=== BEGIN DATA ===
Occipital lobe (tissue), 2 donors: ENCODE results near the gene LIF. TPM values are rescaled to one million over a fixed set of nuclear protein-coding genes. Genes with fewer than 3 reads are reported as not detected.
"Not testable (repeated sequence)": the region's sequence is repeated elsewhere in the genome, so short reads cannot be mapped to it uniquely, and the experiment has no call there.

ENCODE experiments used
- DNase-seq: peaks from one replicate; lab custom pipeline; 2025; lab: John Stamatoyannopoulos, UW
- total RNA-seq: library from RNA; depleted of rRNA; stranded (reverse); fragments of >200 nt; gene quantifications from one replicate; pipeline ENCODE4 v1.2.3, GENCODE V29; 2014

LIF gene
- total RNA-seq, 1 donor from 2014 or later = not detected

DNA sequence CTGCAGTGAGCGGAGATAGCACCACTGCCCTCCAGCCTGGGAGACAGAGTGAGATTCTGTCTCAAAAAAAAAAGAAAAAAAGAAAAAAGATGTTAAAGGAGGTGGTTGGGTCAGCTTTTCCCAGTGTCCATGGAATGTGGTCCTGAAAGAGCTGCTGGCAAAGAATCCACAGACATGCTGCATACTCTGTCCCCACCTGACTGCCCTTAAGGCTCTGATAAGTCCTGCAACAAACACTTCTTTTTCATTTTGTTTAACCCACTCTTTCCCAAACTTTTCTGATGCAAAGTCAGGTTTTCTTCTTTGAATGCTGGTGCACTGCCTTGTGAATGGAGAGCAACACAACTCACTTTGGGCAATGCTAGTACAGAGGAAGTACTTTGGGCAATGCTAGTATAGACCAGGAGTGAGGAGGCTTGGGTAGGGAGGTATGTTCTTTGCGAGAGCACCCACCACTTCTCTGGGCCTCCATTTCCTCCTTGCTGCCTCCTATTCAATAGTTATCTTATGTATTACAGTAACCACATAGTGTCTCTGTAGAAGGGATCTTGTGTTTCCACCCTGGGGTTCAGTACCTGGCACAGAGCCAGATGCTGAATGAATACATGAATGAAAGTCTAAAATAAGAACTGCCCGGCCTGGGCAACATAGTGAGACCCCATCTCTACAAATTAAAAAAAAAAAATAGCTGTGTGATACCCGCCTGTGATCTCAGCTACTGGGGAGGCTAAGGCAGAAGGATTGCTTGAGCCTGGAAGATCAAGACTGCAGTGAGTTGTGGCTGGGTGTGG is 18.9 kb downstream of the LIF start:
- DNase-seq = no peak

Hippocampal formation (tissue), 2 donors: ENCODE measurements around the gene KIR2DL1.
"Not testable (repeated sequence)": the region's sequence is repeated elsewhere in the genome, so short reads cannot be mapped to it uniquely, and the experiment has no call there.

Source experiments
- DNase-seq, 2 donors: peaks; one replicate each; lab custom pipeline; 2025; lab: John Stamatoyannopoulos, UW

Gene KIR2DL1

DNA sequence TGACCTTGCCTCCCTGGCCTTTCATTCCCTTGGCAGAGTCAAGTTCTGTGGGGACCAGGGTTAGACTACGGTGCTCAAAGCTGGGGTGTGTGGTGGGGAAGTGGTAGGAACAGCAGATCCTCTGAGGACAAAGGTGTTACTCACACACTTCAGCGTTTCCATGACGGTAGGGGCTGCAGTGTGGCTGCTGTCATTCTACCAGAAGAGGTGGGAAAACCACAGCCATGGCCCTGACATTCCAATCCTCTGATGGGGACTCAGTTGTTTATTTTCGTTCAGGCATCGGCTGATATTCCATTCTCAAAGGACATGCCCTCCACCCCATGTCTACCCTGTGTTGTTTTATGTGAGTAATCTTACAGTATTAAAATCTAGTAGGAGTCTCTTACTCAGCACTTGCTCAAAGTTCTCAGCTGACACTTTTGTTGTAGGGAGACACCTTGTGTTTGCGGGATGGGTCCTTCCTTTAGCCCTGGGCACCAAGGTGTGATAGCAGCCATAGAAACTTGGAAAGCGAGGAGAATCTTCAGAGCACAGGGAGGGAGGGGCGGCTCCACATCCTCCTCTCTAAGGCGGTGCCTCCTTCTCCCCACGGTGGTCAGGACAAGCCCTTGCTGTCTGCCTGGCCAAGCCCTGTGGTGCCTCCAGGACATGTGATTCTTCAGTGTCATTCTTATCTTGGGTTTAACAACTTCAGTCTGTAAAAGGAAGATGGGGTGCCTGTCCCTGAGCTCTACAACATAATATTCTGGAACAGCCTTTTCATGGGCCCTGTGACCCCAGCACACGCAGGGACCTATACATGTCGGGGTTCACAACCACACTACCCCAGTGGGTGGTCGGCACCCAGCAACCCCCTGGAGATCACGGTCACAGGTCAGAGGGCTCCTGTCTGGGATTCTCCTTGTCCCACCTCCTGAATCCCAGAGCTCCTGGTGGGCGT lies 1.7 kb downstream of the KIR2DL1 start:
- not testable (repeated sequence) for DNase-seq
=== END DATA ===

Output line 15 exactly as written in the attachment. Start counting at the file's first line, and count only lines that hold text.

DNA sequence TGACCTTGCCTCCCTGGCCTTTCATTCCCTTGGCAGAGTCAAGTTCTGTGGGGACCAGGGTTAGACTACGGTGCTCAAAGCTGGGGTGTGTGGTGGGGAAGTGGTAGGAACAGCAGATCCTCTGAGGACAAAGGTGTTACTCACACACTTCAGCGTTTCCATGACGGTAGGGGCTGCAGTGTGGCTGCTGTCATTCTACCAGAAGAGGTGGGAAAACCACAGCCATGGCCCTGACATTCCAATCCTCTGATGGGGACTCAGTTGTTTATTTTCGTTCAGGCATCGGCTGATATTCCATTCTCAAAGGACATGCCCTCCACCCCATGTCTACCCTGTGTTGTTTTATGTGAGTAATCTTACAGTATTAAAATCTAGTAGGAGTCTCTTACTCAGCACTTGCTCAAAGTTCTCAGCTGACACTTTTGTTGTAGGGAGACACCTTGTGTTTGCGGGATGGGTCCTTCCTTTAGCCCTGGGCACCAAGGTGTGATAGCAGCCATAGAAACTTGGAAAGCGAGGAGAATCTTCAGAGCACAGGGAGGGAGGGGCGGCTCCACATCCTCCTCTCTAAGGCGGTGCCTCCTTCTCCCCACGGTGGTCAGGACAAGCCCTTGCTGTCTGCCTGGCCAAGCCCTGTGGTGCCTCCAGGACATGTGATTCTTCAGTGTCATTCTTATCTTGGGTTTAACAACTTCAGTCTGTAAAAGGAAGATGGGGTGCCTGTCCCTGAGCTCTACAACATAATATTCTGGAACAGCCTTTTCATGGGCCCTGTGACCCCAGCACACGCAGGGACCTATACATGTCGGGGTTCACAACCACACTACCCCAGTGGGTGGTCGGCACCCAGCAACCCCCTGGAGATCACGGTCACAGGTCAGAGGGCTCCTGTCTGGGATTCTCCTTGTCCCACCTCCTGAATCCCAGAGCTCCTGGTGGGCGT lies 1.7 kb downstream of the KIR2DL1 start: